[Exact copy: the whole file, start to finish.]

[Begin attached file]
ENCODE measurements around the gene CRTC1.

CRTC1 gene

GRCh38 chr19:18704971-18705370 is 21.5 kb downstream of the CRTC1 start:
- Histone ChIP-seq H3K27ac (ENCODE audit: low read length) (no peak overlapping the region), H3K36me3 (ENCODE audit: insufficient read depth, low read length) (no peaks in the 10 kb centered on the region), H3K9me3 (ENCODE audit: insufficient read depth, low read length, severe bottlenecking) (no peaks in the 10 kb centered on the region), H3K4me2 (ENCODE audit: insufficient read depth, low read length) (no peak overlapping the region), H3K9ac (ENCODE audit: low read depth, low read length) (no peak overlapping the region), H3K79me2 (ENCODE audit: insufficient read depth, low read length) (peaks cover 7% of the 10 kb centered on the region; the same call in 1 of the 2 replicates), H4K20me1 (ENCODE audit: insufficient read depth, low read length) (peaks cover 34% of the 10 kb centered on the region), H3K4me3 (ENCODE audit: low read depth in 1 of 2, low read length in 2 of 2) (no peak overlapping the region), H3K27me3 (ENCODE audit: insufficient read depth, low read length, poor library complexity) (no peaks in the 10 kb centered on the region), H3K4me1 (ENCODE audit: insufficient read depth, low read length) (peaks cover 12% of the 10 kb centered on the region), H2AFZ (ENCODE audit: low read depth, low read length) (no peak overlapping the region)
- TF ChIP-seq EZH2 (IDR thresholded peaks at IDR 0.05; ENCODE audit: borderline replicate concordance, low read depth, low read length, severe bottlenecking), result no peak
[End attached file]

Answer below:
ENCODE measurements around the gene CRTC1.

CRTC1 gene

GRCh38 chr19:18704971-18705370 is 21.5 kb downstream of the CRTC1 start:
- Histone ChIP-seq H3K27ac (ENCODE audit: low read length) (no peak overlapping the region), H3K36me3 (ENCODE audit: insufficient read depth, low read length) (no peaks in the 10 kb centered on the region), H3K9me3 (ENCODE audit: insufficient read depth, low read length, severe bottlenecking) (no peaks in the 10 kb centered on the region), H3K4me2 (ENCODE audit: insufficient read depth, low read length) (no peak overlapping the region), H3K9ac (ENCODE audit: low read depth, low read length) (no peak overlapping the region), H3K79me2 (ENCODE audit: insufficient read depth, low read length) (peaks cover 7% of the 10 kb centered on the region; the same call in 1 of the 2 replicates), H4K20me1 (ENCODE audit: insufficient read depth, low read length) (peaks cover 34% of the 10 kb centered on the region), H3K4me3 (ENCODE audit: low read depth in 1 of 2, low read length in 2 of 2) (no peak overlapping the region), H3K27me3 (ENCODE audit: insufficient read depth, low read length, poor library complexity) (no peaks in the 10 kb centered on the region), H3K4me1 (ENCODE audit: insufficient read depth, low read length) (peaks cover 12% of the 10 kb centered on the region), H2AFZ (ENCODE audit: low read depth, low read length) (no peak overlapping the region)
- TF ChIP-seq EZH2 (IDR thresholded peaks at IDR 0.05; ENCODE audit: borderline replicate concordance, low read depth, low read length, severe bottlenecking), result no peak